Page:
SchoolArts Magazine

October 2016

SchoolArts is a national art education magazine committed to promoting excellence, advocacy, and professional support for educators in the visual arts since 1901.

Issue link: http://www.schoolartsdigital.com/i/723387

Contents of this Issue

Navigation

Page 29 of 66

SCHOOLARTSMAGAZINE.COM 25 Images, top to bottom: Christopher Franco, Katelyn Debusk, Clarisse Tiamson. down the sculpture in a cascading effect. This technique was easier and cheaper to make than Chinese porcelain. I thought a modern version could be created on realistic, low-relief ceramic animal sculptures using contemporary sheer glazes to replicate the three-color drip technique. Since we were working with color theory, I decided that students would use an analogous color scheme and each choose three colors of glaze that were next to each other on the color wheel. Animal Sculptures I asked students to choose an animal from nature and make a clay sculpture of it that would be tall rather than wide. (No sleeping animals.) The height would show off the drips of color. I also asked them to use low-relief carving to detail the form and texture of the animal, such as muscles, feath - ers, fur, or scales. Once the pieces were finished, dried, and bisque-fired, they were ready for the dripping process. Drip and Dribble We used sheer (transparent and semi-transparent), com- mercial glazes for the clay animals. I strongly suggest using sheer glazes because the translucent colors will help show all of the details made in the low-relief carving. The glazes should be stirred frequently while working. Students should first carefully drizzle their bisque-fired work with three coats of the lightest color glaze, holding the glaze container up high to pour. This process is contin- ued with the second and third analogous colors. Students can choose how much glaze to drizzle, though they should let each color dry a bit before dribbling the next. If stu- dents use too much glaze, they can always sponge it off. Final Firing Finally, students should carefully sponge off the bottoms of their pieces before they are fired again. Students were amazed at their results when they finally saw their com- pleted work. Overall, this project focusing on experimental glazing and analogous colors was a major success. Caroline Nay is a ceramics teacher at Liberty High School in Las Vegas, Nevada. crsnow@interact.ccsd.net N A T I O N A L S T A N D A R D A L N A T I O N A L S T A N D A R D S T A N D A R D Creating: Conceiving and developing new artistic ideas g: Creating: Conceiving and developing new artistic ideas Conceiving and developing new artistic ideas and work. work. and work. W E B L I N K en.wikipedia.org/wiki/Chinese_ceramics This project was inspired b ancient earthenware cla Chinese sculptures that were embellished with three colored sancai glazes, an art form associated with the Tang D nast .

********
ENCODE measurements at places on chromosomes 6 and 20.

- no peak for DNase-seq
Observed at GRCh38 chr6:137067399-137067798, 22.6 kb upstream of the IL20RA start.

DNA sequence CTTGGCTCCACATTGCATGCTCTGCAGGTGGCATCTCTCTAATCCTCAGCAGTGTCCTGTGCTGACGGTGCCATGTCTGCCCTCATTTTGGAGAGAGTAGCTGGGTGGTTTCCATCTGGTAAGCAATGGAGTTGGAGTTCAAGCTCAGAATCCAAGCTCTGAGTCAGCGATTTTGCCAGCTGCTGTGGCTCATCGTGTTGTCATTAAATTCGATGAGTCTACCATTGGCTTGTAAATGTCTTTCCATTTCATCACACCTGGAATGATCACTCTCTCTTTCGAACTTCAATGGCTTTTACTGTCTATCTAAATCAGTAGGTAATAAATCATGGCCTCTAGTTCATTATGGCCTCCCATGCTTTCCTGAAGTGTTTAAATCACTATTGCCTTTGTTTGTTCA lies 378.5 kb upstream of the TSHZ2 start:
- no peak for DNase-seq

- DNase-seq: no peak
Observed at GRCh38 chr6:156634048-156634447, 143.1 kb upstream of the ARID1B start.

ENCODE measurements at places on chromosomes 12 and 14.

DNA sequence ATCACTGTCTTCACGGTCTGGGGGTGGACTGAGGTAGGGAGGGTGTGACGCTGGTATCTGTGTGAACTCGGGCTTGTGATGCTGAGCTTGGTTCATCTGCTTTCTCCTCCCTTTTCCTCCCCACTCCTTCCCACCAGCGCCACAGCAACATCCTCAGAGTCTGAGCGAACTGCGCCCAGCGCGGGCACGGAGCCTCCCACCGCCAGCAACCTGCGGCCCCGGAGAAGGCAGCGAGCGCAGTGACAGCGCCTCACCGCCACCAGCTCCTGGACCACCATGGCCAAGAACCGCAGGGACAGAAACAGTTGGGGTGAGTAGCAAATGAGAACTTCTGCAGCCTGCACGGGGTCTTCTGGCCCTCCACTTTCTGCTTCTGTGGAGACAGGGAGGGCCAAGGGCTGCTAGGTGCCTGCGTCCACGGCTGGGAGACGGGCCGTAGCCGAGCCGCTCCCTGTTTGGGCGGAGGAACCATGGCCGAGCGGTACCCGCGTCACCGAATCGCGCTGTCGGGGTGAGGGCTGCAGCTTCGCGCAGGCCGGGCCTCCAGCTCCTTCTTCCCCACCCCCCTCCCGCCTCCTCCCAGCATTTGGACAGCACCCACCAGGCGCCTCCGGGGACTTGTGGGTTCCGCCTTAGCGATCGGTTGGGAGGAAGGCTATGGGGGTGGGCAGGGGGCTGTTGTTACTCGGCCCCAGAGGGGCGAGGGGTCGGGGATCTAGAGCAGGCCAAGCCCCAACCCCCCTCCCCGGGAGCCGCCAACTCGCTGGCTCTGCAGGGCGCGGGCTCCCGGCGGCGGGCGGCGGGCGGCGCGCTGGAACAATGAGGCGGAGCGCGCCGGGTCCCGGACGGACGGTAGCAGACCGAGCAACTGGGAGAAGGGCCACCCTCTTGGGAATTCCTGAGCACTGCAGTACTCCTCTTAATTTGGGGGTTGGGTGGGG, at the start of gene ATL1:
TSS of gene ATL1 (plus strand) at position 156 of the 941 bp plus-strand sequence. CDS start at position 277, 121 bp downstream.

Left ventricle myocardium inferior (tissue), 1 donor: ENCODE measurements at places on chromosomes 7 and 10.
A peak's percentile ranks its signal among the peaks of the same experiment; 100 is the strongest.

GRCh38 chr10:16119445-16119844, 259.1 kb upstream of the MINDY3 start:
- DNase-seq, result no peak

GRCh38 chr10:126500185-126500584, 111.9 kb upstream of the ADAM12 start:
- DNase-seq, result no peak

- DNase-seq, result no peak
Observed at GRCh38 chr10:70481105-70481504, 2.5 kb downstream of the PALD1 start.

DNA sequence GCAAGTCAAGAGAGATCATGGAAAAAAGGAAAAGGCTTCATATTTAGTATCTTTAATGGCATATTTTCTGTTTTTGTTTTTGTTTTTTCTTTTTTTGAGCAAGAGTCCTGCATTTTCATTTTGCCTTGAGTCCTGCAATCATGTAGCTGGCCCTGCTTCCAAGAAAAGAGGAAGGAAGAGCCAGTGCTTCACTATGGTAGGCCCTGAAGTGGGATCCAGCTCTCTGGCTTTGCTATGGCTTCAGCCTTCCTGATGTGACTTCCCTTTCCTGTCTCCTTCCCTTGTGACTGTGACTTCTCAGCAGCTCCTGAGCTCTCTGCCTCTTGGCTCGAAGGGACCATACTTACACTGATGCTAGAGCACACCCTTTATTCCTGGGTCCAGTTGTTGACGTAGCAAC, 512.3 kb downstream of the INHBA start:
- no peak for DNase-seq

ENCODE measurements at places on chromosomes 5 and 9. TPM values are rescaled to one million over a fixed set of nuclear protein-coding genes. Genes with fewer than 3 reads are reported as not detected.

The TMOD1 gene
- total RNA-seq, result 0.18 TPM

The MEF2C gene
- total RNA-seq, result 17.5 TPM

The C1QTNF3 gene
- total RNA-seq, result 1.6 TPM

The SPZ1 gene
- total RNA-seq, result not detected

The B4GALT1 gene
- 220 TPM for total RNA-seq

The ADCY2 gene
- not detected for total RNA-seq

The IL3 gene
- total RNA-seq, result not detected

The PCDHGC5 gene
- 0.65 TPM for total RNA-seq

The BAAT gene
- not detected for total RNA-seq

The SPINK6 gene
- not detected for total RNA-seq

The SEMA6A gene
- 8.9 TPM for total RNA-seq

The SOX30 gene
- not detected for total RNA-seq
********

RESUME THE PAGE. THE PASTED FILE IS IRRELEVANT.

Articles in this issue

Links on this page

Archives of this issue

view archives of SchoolArts Magazine - October 2016